This three-Michelin-star restaurant fuses the cuisines of Spain and China. Its edgy décor includes flying pigs and walls of butterflies, which perfectly echo Chef David Muñoz’s artful fare. Upon trying Muñoz’s take on shumai dumplings, travel show host Anthony Bourdain proclaimed, “I love my wife, I love my daughter, and then I love this.” DiverXO ranks No. 59 on the 2015 World’s Best 50 Restaurants’ top 100 list.
La Castela (Madrid)
Madrid-based food writer James Blick chose La Castela as one of his top 10 tapas bars in Madrid. With its “lightening-fast” service and complimentary tapa with every drink, La Castela is already a must-visit for drinks and a bite. But its refined dinner menu takes things to a whole other level.
Mugaritz (San Sebastián)
At chef and owner Andoni Luis Aduriz’s restaurant, menus do not exist. Diners are served 24 courses tailored specifically to them. However, if you’re concerned about blindly putting your palate in the hands of the chef, consider the fact that his is the No. 6 restaurant on the planet.
La Barraca (Madrid)
Boasting the best paella in Madrid, this famed restaurant is the place to go for traditional Valencian cuisine. The menu promises over 15 varieties of rice and paella dishes, all of which generously serve two or more people. Try the La Barraca Mixed Paella, which is chock-full of mussels, grouper, king prawn, chicken, and pork.
Located in Bilbao’s Guggenheim Museum, Nerua holds one Michelin star and claims the No. 68 spot on the 2015 World’s 50 Best Restaurants’ top 100 list. Access to the restaurant is through the kitchen, relaying to diners that no area is off limits. Award-winning chef Josean Alija delights guests with dishes like candied baby squids and veal sweetbreads roasted in black butter.
Restaurante Botín (Madrid)
Founded in 1725, Botín is the oldest restaurant in the world, according to the Guinness Book of World Records. Authors F. Scott Fitzgerald and Ernest Hemingway both dined at the Mediterranean restaurant, which uses a traditional Castilian-style oven to roast its succulent meats.
Restaurante Oriza (Seville)
For dinner and a show in Seville, you can do no better than Restaurante Oriza, located near the historic Lope de Vega Theatre. Featured in Conde Nast Traveler’s “Guide to Seville,” Oriza’s seasonal menu includes chef recommendations like fresh salad with codfish sheets, orange slices, black olive tapenade, and a pine nut mayonnaise.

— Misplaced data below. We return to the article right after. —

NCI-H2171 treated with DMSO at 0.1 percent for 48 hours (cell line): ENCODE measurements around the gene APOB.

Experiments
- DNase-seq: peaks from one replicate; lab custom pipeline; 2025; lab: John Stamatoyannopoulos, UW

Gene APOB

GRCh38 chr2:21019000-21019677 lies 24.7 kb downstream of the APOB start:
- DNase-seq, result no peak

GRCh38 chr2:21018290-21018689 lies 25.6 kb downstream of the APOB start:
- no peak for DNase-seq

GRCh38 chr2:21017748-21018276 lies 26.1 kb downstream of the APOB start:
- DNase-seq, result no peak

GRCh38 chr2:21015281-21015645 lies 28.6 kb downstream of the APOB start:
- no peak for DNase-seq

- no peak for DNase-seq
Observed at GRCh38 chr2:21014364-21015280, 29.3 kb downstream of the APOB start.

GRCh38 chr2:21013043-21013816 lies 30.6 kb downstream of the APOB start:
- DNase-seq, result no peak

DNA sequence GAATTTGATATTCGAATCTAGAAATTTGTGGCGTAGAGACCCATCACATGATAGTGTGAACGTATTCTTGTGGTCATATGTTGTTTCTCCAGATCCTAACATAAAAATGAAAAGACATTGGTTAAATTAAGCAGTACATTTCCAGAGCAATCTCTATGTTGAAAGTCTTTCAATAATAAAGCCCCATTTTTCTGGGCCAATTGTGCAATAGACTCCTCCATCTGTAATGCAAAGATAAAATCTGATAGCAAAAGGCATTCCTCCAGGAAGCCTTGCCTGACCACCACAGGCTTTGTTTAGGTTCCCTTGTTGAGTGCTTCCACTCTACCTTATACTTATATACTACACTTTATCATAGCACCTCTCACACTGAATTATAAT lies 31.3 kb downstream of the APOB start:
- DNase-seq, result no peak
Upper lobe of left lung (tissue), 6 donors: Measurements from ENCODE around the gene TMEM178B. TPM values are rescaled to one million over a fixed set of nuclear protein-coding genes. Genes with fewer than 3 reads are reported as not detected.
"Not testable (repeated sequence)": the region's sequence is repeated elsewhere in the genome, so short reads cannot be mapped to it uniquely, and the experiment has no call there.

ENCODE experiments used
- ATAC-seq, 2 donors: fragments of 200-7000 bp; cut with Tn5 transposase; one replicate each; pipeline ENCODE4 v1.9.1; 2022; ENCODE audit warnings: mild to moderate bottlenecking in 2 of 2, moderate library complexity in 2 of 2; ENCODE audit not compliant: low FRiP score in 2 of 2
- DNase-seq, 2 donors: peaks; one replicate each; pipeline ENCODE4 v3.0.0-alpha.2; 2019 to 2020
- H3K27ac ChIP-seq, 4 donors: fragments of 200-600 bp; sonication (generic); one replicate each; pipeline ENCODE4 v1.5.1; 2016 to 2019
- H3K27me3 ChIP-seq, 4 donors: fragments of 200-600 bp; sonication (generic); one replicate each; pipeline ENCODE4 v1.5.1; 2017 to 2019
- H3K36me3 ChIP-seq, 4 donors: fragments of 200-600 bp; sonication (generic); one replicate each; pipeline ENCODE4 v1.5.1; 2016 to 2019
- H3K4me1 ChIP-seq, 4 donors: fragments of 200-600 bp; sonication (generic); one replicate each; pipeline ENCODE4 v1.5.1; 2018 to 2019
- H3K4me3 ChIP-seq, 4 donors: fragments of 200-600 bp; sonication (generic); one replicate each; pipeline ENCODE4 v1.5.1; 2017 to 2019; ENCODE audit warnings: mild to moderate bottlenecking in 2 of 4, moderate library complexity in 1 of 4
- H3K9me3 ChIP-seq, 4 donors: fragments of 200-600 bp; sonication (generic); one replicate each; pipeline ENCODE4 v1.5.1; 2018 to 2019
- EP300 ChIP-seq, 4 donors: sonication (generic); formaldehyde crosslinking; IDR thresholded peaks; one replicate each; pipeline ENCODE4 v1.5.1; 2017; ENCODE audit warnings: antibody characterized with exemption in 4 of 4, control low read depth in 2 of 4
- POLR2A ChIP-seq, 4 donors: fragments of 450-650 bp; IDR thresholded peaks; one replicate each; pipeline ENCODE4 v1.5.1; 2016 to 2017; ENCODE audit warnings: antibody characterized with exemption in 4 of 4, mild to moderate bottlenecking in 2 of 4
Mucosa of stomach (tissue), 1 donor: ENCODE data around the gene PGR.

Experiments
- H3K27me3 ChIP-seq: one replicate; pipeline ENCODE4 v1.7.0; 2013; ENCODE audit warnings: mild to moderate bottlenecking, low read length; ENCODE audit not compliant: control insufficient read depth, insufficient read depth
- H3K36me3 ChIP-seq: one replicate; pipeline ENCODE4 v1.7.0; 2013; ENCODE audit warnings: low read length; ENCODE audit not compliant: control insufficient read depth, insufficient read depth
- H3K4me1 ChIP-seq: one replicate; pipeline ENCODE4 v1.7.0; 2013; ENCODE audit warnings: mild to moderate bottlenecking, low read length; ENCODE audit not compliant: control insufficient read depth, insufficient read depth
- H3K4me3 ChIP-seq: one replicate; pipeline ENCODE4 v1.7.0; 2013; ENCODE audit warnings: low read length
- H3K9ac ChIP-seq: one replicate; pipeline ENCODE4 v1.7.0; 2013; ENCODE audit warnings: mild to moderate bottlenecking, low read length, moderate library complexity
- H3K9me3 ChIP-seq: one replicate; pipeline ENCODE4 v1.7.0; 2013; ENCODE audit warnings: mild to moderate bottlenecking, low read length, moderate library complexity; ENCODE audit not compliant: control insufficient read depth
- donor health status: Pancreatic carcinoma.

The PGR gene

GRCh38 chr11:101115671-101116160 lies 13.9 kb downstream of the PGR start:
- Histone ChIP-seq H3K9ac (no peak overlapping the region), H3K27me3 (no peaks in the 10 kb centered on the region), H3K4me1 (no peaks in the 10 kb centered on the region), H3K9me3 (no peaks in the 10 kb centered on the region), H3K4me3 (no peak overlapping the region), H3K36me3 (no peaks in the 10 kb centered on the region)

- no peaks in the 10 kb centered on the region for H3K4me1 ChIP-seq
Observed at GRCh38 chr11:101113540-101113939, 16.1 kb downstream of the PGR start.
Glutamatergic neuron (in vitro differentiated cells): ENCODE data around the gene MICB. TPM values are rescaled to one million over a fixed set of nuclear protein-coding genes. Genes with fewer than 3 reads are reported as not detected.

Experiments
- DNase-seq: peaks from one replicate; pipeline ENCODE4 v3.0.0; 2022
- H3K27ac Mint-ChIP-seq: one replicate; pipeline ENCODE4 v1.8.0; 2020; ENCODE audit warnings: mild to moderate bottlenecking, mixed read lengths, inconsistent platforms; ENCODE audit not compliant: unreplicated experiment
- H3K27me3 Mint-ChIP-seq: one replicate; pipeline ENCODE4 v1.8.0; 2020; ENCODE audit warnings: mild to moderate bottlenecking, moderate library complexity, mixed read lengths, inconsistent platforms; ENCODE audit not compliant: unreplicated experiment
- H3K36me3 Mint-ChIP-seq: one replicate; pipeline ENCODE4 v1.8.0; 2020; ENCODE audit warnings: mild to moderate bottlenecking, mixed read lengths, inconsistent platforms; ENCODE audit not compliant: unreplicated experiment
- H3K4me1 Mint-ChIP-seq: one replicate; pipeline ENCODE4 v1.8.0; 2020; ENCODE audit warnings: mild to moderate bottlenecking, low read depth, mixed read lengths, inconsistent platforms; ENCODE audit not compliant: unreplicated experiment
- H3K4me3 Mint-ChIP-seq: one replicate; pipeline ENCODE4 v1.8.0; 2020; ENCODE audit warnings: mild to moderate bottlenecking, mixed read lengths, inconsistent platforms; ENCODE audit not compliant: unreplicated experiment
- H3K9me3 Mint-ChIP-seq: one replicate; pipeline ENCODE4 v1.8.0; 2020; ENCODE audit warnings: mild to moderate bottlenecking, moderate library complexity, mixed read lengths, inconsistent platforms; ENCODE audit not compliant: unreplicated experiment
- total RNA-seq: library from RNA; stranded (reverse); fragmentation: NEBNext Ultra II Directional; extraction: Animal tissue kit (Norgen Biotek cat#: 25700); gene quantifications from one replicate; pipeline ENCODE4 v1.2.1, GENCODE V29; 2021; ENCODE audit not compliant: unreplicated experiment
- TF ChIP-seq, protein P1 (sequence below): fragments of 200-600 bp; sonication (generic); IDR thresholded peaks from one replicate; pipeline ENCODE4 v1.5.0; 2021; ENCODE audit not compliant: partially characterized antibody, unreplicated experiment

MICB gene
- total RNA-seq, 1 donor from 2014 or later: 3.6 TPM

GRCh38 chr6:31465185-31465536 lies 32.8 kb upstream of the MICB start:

Sergi Arola Gastro (Madrid)
Guests can either venture upstairs for a gourmet meal or head downstairs for a shared dining experience at Sergi Arola Gastro. With sophisticated fare like pigeon stuffed with red prawn in a light cherry stew, the restaurant holds two Michelin stars.
Restaurant Sant Pau (Barcelona)
Perched on the Catalan coast, Chef Carme Rusca’s three-Michelin-star restaurant is a study in seasonality. Tasting menus promise delicacies like medium-rare roasted Iberian pork and mini-macaroni served with vegetables, fennel, and basil in a citric sauce.
Taberna del Alabardero (Seville)
It’s safe to say that the food and the views are on equally splendid playing fields at Taberna del Alabardero hotel’s restaurant. The quaint yet four-star hotel is actually a 19th century mansion, setting the scene for an unforgettable meal by Chef Juan Marcos. The theme here is luxury, from the duck breast served atop peach tartin to the beef tenderloin with foie gras and truffle sauce.
This boisterous restaurant takes its name literally — entering Tickets is like walking into an old-school cinema. Chef Fran Agudo whips up a variety of finger foods, tapas, and entrées, as well as an extraordinary tasting menu. (Note: Do not overlook the “Trip Around the World with 14 Oysters” portion of the menu.) Tickets ranks No. 52 on the 2015 World’s 50 Best Restaurants list and it’s owned by none other than former elBulli chef Ferran Adrià and his brother Albert